that Do either does or does not conduct (25 possibilities),.aad It
control tho X·tiD»-bue circuit and Y-shift pnerator.
The circuits UIed are well known, and JequUe no detailed D. conducts a contribution 2" is made to the line number. If
for example, with the convention that the first line in the ~
delcription.
is called line 0, it is desired to scan line 21, then E J and E) aft
. (9.4) X Tiaae-Bue QaIt
made positive and Eo, E" ·and E.. are made negative. Only thr
1bia circuit is a Miller time-bue followed by an anode- diodes DOt D" and D .. conduct and a Y-shift of21 (20 + 21 + 2.,.
foltower ciJaUt to provide the parapbue. A linear sweep is units is produced. It will.be observed that the line chosen b:-- '
produced startina at a potential defined by a diode.
operating the triodes T~ and the corresponding line of the raster
The alternative sweep for dot-dash storage, shown in Fia. l4(h) produced by the triodes T a are accurately the same, since thc'Y ..
both depend on the ~jstors R/2D and not on the triodes involved.
provided the triodes are actuated by sufficiently large potential"
O·Ol#,lP
1be requirement for prompt execution of an instruction h~
(!-u-_.........--....
reading or writing leads to the division of the raster operation
into the two phases called "scan" and "action," control beinl
.' Dot,
~
exercised by wavefonns applied to the grids of the triodes T.
w6'leform
and To.
1be modifications necessary to make the circuit of Fig. 2.\
confonn to this requirement are shown in Fig. l5.. Here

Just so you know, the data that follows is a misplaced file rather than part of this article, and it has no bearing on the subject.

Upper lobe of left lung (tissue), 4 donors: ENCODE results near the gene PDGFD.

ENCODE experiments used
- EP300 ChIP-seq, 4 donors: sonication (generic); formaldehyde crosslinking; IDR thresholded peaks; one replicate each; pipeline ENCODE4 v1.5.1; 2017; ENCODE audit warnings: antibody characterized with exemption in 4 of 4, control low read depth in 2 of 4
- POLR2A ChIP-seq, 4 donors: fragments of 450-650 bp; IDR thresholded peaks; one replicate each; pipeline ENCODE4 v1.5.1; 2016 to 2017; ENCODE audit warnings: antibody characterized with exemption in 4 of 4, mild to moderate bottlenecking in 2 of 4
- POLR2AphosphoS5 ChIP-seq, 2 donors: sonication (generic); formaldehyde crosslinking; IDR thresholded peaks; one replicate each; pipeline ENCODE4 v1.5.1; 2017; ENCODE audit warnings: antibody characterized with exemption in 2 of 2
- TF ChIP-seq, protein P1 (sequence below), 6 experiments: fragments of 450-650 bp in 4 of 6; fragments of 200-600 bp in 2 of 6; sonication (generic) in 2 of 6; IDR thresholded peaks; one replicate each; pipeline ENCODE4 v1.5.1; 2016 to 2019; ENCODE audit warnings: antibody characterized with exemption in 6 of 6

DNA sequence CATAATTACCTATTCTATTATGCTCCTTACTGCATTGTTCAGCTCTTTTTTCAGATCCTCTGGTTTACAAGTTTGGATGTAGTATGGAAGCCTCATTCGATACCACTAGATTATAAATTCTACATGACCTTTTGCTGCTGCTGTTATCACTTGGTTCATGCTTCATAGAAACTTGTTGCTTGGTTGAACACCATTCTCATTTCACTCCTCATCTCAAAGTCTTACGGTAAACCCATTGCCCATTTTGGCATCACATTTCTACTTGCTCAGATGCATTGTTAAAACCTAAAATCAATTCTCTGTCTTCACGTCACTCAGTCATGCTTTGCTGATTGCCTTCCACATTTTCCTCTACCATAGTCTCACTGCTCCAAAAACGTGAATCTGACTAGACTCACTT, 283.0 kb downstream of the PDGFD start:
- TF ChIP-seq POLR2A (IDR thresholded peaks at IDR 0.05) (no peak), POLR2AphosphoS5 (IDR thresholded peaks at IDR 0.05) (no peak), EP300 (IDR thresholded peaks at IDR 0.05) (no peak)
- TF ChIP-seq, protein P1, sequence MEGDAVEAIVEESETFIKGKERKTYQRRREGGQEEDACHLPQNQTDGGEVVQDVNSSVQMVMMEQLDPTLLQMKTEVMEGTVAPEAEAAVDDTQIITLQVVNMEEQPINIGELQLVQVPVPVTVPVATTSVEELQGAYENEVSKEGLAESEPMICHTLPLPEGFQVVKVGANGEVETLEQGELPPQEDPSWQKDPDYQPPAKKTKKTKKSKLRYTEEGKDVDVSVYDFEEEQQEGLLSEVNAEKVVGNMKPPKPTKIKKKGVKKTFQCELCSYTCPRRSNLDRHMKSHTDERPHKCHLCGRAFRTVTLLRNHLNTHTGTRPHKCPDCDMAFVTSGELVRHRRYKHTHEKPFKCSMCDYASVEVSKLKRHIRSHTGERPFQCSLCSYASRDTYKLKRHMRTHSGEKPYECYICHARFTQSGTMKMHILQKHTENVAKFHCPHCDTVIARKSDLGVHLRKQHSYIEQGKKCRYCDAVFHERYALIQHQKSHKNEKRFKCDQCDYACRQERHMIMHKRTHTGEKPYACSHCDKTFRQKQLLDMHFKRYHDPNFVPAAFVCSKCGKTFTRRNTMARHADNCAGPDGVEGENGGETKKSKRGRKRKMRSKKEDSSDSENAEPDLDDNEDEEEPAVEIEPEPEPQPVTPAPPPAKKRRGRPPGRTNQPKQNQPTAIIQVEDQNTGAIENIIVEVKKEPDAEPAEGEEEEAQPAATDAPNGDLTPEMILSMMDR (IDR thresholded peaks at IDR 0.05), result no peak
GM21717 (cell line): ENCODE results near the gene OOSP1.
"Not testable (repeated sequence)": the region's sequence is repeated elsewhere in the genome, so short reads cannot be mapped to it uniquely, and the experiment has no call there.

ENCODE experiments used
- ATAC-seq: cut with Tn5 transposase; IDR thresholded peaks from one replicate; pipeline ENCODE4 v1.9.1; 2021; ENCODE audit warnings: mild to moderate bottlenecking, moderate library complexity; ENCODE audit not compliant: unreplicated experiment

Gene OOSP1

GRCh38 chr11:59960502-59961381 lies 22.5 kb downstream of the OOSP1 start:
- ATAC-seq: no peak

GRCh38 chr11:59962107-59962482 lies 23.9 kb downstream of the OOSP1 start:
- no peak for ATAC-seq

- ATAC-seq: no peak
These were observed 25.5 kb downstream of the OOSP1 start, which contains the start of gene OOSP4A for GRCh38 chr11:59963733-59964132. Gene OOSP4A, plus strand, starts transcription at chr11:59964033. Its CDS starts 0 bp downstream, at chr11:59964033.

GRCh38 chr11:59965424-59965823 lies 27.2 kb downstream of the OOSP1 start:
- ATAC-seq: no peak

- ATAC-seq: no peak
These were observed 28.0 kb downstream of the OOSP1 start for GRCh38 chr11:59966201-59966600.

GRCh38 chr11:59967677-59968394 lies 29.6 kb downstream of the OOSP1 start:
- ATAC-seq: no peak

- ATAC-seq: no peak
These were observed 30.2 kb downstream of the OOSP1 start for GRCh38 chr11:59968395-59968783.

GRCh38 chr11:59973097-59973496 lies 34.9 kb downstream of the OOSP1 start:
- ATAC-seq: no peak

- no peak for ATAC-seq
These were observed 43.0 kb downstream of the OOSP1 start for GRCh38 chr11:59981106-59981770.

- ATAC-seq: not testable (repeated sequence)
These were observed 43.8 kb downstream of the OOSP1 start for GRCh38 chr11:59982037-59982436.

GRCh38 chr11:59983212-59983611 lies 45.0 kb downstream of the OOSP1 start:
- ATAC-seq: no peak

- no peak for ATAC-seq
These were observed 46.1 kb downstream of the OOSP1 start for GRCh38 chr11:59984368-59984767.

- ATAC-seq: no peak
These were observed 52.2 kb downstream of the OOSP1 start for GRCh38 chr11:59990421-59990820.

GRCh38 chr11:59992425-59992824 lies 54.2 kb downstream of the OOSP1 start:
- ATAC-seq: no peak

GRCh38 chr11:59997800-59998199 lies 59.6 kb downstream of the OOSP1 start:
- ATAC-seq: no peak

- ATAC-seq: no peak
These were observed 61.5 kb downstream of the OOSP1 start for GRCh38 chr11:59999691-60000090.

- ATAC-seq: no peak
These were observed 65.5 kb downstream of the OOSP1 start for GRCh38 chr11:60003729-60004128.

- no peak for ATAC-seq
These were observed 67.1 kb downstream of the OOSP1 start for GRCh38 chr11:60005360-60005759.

black-out wavefonn triggers a halver circuit, wfuch, in t
triggers the five-stage scale-of-two counter, the wavefo
Dot. waveform
volved being as shown in Fig. 25 (a-g). The halver ci it is
applied to I\. E~'
itself a scalc-of-two counter. The halver waveform is (led to
-4V f
each of the counter waveforms, and the' resulting w eforms.
Fig. 36, (a-e). are applied _ the .. ids of the triodes T fier being
rate
I·
a
•
Rat.elc~
.... 34.-GeDeration of time bale with pa~ durina dot period•
• Parapbue is ~..w or uodo-follower circuit.1
t RdCreoce II.·
.
9.2.
.
/6
.... -'-'
....
VSE WI'I1I BlNARY-DIGrrAL COMPVTING MAaDNBS
•
To V-shift,
------?-~~------~~~~~~~~~~~~~
vAlve grid
Negat:.ive
pip valve
Fla. 35.-1mproved V-shift ItMrator.
The IlUJllben ia brKkets thus
{~{G)J
rerer to tbe waveforms a.bowa ill tbe c:orr.poadi...., _bercd Fipra.
~.c. restored to earth potential. In other words. the greatest
achieved by any of the wavefonns. Fig. 36. (a-e). is zero
/volts. Further. the wavefonns have sufficient amplitude to
~oltage
i
PftVent current flowing in the triodes T D except during those half
I cycles of the halver waveform during which they are at zero volts.
•
between scans of adjacent linea. The V-shift waw(onn will be
as shown at Fia. 25(11) except that here line 10 it belDl !CIccaed.
In order to seJect line 10, say, appropriate positive IT; conductina)
and negative (T~ non-ronducting) voltages, ~,.. IbouJJ be applild
I
Now. if it is assumed for the moment that the potentials ell
, applied to the triodes T~ are sufficiently negative to prevent
current flowing in T~. it will be seen that during the first scan
period (Fig. 36) current flows in all the triodes Ta. so that the
diodes D. do not conduct. the Y shift is zero and the electron